Indigenous Students Honoured for Learning Journey

June 5, 2024
Group of 10 Indigenous Students at Graduation Ceremony 2024

Surrounded by the warm embrace of the families and staff, accomplishments by Indigenous students were recognized on the eve of Selkirk College Convocation 2024.

The annual Indigenous Graduation Ceremony was held at the Gathering Place on the Castlegar Campus in late-May where students were celebrated alongside their peers, instructors, the Indigenous Services team, Elders and invited guests. Ten self-identified Indigenous graduates of the college attended the event that included a blanket ceremony, speeches, sharing and overall pride in achievement. 

“It means so much to me,” said Miranda Dusome, who graduated with a certificate in the Social Service Worker Program. “There are lots of us who don’t really know our true potential because we are disconnected from our communities, our language and our traditions. It’s really beautiful to see everybody getting to reconnect.”

The Indigenous Services Department provides shared cultural teachings, activities, counselling, financial support and academic guidance through the post-secondary pathway that students choose. 

Blanket cermony with student at Indigenous grad ceremony
Graduating student Miranda Dusome takes part in the blanket cermony with Indigenous Services department staff at the graduation event.

With a desire to help and support others in the social work field, Dusome arrived to Selkirk College with limited post-secondary experience. Anishinaabe on father’s side and Métis on mother’s side, the 30-year-old grew up in a small town in southern Alberta without much connection to her culture. Distrustful of institutional education, Dusome said the support she received from Indigenous Services was vital to her graduation outcome.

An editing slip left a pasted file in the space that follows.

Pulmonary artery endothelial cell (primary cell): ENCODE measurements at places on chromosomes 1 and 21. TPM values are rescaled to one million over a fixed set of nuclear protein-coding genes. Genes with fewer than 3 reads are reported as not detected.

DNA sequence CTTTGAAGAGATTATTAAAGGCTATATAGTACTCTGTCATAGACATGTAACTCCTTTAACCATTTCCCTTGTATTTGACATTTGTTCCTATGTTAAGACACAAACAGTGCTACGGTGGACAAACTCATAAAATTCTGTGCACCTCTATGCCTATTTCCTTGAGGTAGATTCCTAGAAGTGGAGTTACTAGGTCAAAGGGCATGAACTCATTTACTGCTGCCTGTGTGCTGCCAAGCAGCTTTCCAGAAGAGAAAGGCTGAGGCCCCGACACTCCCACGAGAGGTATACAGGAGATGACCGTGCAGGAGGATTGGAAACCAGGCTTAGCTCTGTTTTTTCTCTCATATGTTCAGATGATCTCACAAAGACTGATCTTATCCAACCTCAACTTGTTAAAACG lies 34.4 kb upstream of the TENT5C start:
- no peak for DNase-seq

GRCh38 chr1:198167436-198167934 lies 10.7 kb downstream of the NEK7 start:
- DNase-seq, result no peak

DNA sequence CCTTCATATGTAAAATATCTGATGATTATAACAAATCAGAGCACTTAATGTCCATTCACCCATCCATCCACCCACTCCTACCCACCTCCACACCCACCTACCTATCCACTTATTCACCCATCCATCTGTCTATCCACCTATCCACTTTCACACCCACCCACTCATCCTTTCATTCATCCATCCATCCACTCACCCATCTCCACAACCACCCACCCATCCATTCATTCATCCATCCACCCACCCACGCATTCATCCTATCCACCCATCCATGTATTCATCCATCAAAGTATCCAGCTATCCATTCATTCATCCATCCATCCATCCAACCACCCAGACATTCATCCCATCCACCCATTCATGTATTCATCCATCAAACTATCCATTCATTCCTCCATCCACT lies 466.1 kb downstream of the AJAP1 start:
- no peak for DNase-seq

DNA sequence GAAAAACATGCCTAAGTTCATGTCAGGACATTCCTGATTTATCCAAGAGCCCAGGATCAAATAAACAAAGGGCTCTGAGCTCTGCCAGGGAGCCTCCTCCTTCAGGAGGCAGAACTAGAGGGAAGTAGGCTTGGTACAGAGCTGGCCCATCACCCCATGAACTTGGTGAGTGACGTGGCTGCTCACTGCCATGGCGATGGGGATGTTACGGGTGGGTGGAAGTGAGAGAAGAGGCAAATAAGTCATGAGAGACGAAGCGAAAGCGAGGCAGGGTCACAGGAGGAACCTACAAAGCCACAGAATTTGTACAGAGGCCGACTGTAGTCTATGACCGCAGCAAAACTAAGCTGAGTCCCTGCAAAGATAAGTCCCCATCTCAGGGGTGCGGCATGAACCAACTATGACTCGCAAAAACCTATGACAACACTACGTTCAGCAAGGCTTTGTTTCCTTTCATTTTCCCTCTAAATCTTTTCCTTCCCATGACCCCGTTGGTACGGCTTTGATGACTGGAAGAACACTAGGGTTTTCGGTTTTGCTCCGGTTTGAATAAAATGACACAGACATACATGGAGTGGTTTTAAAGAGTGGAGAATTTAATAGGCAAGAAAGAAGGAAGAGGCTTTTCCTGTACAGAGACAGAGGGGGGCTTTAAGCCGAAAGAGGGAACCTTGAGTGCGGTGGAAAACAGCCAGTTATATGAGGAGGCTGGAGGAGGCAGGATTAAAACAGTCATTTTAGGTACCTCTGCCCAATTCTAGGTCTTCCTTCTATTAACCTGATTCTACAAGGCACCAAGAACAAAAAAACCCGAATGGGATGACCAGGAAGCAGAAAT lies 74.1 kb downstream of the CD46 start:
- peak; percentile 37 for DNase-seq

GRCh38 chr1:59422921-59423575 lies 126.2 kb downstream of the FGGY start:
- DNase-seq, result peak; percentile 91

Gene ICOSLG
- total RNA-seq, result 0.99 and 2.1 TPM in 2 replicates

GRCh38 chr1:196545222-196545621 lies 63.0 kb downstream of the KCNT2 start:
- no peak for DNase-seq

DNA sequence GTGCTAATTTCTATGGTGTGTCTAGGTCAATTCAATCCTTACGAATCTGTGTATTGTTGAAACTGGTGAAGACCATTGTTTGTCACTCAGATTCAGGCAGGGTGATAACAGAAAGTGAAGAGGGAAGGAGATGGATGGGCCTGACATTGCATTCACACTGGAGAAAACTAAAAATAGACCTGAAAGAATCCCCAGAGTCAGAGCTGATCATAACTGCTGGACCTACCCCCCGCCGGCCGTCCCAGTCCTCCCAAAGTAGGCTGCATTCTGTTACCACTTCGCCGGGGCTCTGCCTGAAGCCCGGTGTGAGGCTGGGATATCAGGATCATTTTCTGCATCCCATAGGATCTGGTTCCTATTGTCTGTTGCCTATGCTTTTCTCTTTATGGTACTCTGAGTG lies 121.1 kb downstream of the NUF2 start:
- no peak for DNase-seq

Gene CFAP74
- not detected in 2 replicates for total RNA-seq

“I have come from lots of stigma and racism in my life,” she said. “Getting to learn more about my culture through the people who are here to support us has enabled me to be proud of who I am.”

At the graduation event, all 10 students took part in a blanket ceremony where they were wrapped by Indigenous Services team members Rodney Noskiye and Danica Weager. A symbol of respect and recognition, the blankets are intended to carry the graduates forward onto their next chapter. Rick Desautel from the Sinixt Nation then gifted each student with an eagle feather he gathered that were beaded by Noskiye in the college’s colours of burgundy and gold. 

Like Dusome, graduate Madelene Couturier entered Selkirk College with little connection to her Métis culture. Graduating with a diploma in the Social Service Worker Specialty Program, she spent considerable time at the Gathering Place with Elders and working on building better understanding.

“I have learned so much more about my culture and other Indigenous cultures in my time here,” said Couturier. “What is happening at Selkirk College is amazing. The institution is so enthralled in Indigeneity, both Indigenous and settler instructors are very passionate about pushing forward in a good way.”

In total, there were 42 self-identified Indigenous students who were eligible for graduation this year across all programs.

Learn more about Selkirk College Indigenous Services.